The line of hungry patrons waited patiently to place their order. The newly opened neighborhood burger establishment, Mojo Burger, had already created a buzz by their quality food and their top-notch service. But it wasn’t just that they served Meyer Natural Angus beef and fresh, not frozen, fries.
I’m always interested in what makes one business successful while another languishes. There are plenty of fast food places in our community, some independently owned. But this two-store chain has stood out, so much so that I wind up there every couple of weeks for a quick bite.
So what makes this place stand out, other than their food?
- Peter Favre, the owner, surfs each table pausing to ask each person how their meal is, while looking each diner in the eye and waiting for the response. You know he is “the man” as his name tag says simply, “Mr. Mojo.” Their web site explains, “After completing the management program at McDonald’s Hamburger University, Peter was an instant success with the fast food giant, as he was able to come into any location and improve their volume almost immediately. How? By giving people the finest, most attentive and professional service they had ever experienced. Soon Peter was opening new McDonald’s and saving existing ones with his endearing personality and incredible work ethic.”
- If Peter isn’t around, “Mrs. Mojo,” his wife Carole, mirrors his behavior. When was the last time you ate at a fast food place — in fact nearly any place — and had the owner or manager come by and make sure your dining experience was good? I’ve had this every once in a while, but not regularly. And often when they do stop, it seem perfunctory and their attention is fleeting and on to the next table. But not so with Carole and Peter. Each takes a few moments to focus fully on you.
- Their staff is friendly and “present.” No matter who you interact with from cashier to grill cook, they look you in the eye, smile, and are not distracted by other things. Peter says, “We teach them to think.” He adds, “When a customer comes in, I train my employees to act like that customer is their mother-in-law that they’re meeting for the first time.” Everything -– the presentation, the cleanliness, the attention to detail –- had better be perfect if you ever want to impress the toughest critic of all.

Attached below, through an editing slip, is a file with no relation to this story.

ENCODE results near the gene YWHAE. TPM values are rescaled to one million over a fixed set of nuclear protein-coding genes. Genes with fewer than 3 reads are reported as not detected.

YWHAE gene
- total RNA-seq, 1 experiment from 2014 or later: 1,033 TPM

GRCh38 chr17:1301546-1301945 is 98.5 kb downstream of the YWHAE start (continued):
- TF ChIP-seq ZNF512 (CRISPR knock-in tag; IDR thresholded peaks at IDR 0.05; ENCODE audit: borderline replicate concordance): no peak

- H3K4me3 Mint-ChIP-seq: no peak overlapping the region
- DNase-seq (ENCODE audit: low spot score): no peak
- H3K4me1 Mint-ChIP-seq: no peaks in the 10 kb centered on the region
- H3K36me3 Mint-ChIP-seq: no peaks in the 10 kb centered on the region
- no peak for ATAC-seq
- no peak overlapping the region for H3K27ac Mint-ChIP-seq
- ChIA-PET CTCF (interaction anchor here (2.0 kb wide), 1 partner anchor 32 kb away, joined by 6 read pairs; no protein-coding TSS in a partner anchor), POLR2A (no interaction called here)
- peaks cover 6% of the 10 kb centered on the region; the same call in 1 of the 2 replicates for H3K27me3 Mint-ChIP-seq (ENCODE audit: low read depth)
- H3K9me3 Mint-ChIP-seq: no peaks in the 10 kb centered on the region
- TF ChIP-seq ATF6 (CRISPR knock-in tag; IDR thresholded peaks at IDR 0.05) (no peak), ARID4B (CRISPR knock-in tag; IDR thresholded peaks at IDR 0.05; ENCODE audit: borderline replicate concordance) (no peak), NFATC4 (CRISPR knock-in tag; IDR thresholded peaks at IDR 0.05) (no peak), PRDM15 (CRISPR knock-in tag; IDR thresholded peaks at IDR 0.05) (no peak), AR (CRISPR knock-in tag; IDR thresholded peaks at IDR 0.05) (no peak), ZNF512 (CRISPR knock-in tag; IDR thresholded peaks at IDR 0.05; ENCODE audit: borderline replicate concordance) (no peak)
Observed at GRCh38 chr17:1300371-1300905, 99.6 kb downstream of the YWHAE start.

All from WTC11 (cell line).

- Mojo’s philosophy is, “If it’s not right, we’ll fix it” and they do. Burger underdone? No problem, we’ll redo it. Not enough sauce on your BBQ sandwich? Let us know and we’ll add more. The tiniest detail is not too small if it makes a customer happy.
How can you use the Mojo example in your own organization? At the risk of stating the obvious:
- Get in your customers’ face — positively. How often do you call or see your customers and ask for honest feedback? If you aren’t having daily conversations with your customers, something is wrong.
- Don’t just give lip service. You have to walk the talk. If you tell your staff to listen to your customers and you aren’t, there’s a disconnect. They will learn by your example much more than your harping and not being an exemplar.
- Hire and train the right people. Peter and Carole consider their employees part of their family and treat them that way. If someone isn’t a good fit, they move them on. Do you have people around you who you are proud to represent you to your customers? If not, coach them, and if there’s no improvement, release them to a company that is a better fit for them.
- Fix what’s wrong — now! Do you fix what your customers’ complain about instantly? Or do you hide behind “That’s not our job,” or “That other department just won’t do it right.” You can’t afford to make excuses. Figure out how to satisfy your customers, even if it’s not your department’s fault for the problem.
Mojo’s web site says, “Mojo Burger’s customer return rate is unprecedented. ‘We have a very high customer return ratio. How do we do this? With great people, systems, and procedures that produce consistently high-quality, great tasting food in a nice environment for a good value.'”
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